A Stitch in Time…Righting the Wrong in Society Through Corporate Social Responsibility


For long, wealthy individuals, communities, organisations and corporates have been accused of amassing wealth; the pursuit of profit being the sole objective, with little or no thought applied to the methods used, and more so, in terms of its impact on people and society at large. However, recent trends seem to suggest otherwise. With the government gently nudging the corporate sector through its obligatory CSR Rules initiated with the notification of Section 135 of the Companies Act 2013, the Indian corporate sector has enthusiastically adapted and implemented schemes and programmes as their contribution towards society. The impact of these efforts on the part of the corporate sector on society is significant. To get a clearer picture of these interventions and the influence they have made on ground, CSR Mandate makes an effort to assess the impact and effectiveness of the CSR spending over the last few years. N Chandra Shekar reports…

“We see no dichotomy in encouraging entrepreneurs to build great companies while also thinking about the manner in which the good fortune that comes with successful business endeavours can be shared with the society that contributed to their success.- Warren Buffet”

One of the hallowed objectives for the framers of the Constitution and the first government was the need to ameliorate the inequities that existed prior to independence; reduce and eliminate the differences among people and communities ingrained due to inherited prejudices and resultant societal hierarchies, and economic disparities between communities there of. All governments, be it State or Central, till date, have been grappling to achieve these objectives. Over the years, successive governments have pushed a combination of measures, involving both public and private, with mixed results. One of the most important aspects of this change was the need to change attitudes and the way people and society responded to the growing societal and economic challenges.

“If you wait until you can do everything for everybody, instead of something for somebody, you’ll end up not doing nothing for nobody.- Malcom Bane”

Inequities in wealth distribution across individuals, communities, organisations and nations have existed since time immemorial. Often, individuals and organisations have been accused of engaging in economic activity; with profit being the sole motive. They have been charged with negligence towards societal concerns such that no thought is applied to the methods used to garner such wealth nor understand the impact of their actions on people and society at large. This attitude largely has been more of a rule rather than an exception in the past. While there have been exceptions to the rule, these examples were more so due to personal and religious beliefs manifesting in forms of charity and philanthropy. These activities are involved in financial contributions to the distressed as charity and sometimes promoting members of one’s own community by aiding education and business opportunity.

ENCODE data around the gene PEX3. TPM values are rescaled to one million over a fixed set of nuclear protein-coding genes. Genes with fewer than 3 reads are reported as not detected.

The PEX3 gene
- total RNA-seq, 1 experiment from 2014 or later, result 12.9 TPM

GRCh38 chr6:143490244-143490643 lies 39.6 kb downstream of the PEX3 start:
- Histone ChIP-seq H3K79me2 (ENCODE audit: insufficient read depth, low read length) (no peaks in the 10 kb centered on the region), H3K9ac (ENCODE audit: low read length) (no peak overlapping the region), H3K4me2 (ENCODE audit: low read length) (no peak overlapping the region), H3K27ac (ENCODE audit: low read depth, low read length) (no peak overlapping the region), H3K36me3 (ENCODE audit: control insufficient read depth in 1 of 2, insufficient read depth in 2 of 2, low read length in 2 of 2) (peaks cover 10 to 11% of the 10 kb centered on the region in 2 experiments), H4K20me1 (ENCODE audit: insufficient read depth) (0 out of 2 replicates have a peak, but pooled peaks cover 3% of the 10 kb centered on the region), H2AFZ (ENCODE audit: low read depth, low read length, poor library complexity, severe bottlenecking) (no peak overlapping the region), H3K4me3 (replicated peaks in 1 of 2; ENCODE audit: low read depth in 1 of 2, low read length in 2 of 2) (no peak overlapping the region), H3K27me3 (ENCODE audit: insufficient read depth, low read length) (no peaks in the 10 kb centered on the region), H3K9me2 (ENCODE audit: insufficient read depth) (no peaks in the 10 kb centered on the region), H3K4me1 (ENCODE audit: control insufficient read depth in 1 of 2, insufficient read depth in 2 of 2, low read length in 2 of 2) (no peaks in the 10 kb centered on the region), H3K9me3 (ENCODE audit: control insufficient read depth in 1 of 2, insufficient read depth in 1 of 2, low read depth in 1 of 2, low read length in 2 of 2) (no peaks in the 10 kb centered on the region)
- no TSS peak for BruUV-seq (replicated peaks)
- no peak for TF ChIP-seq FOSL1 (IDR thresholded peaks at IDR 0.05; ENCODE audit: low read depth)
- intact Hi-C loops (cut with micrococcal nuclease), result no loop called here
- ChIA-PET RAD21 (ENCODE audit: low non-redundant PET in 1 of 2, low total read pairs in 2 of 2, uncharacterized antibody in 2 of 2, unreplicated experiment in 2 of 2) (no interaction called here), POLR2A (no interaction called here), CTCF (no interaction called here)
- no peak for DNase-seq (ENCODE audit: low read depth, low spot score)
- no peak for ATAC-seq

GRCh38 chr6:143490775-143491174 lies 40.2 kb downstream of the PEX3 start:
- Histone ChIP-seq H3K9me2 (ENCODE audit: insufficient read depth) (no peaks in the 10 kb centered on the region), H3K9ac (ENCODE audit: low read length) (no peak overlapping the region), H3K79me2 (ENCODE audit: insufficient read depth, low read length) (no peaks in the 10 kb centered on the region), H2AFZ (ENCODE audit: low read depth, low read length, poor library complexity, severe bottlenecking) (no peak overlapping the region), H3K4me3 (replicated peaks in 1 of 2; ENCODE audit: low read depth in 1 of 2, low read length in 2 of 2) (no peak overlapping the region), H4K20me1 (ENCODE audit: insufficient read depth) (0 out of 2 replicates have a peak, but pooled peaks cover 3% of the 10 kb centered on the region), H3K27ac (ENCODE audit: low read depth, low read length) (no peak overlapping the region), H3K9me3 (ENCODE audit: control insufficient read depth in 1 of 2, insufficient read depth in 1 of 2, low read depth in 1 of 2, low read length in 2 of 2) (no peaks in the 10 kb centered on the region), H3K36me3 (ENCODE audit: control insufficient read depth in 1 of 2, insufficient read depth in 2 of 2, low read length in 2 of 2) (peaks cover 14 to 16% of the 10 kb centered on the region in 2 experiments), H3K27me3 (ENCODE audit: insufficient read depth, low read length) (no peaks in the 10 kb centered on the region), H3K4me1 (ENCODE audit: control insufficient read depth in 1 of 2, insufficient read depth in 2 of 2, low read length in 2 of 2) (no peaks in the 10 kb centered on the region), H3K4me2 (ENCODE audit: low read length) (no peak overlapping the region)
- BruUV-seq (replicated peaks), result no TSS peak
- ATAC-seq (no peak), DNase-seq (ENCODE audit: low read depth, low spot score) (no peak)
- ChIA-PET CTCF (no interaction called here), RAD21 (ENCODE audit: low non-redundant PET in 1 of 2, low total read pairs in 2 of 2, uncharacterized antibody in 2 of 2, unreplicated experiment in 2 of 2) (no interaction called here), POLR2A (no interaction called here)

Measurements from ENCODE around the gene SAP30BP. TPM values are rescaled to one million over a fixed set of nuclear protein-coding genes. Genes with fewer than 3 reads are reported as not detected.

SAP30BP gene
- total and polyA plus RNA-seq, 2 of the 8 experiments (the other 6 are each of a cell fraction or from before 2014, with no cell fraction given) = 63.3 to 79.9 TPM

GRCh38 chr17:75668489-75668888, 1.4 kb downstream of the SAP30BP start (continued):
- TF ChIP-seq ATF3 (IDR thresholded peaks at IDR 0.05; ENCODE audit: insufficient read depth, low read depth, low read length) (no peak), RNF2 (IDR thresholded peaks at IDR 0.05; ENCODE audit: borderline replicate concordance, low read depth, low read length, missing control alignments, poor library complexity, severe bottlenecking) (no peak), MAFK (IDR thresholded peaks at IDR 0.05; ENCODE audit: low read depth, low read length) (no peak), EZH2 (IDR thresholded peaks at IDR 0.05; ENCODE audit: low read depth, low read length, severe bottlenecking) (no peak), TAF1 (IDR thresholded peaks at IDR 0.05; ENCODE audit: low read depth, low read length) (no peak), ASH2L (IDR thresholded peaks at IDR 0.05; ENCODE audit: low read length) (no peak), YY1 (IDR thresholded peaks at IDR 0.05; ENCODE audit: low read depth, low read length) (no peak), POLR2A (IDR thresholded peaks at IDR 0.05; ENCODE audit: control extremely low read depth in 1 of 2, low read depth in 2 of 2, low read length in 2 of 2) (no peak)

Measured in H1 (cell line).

With the passage of time and growth in economic activity, certain individuals, communities, organisations and nations have propelled themselves and excelled in wealth accumulation. This in turn has resulted in a lopsided development and a growing discrepancy in the economic spectrum. Further, the effects of such unequal growth have not only resulted in structural inequalities but also in societal and environmental implications. Fortunately, there is an increasing recognition of this lopsided growth and representation and a movement towards rectifying and reinstating semblance in the social order. Today, more and more individuals and organisations are beginning to give back to the society at large. What was initially limited to a few individuals and organisations is now attracting larger involvement, participation and commitment. However, this activity is largely spaced-out and not channelised to measure quantifiable results.

In India, the government enacted Section 135 of the Indian Companies Act prescribing a mandatory CSR spend of two percent of average net profit during the three immediately preceding financial years for all companies meeting specified financial thresholds. In other words, companies having net worth of rupees five billion or more, or turnover of rupees ten billion or more, or a net profit of rupees fifty million or more during any financial year have to ensure that they spend two percent of average net profits made during the three preceding years on CSR activities.

It is important to note that the government is inducing the private sector towards sharing some of its objectives by nudging them towards activities which normally would have been in the privy of public spending. The Policy recognises that corporate social responsibility is not merely compliance; it is a commitment to support initiatives that measurably improve the lives of the underprivileged by one or more of the following focus areas as notified under Section 135 of the Companies Act 2013 and Companies (Corporate Social Responsibility Policy) Rules 2014. The obligations under the CSR Policy veer towards the following activities: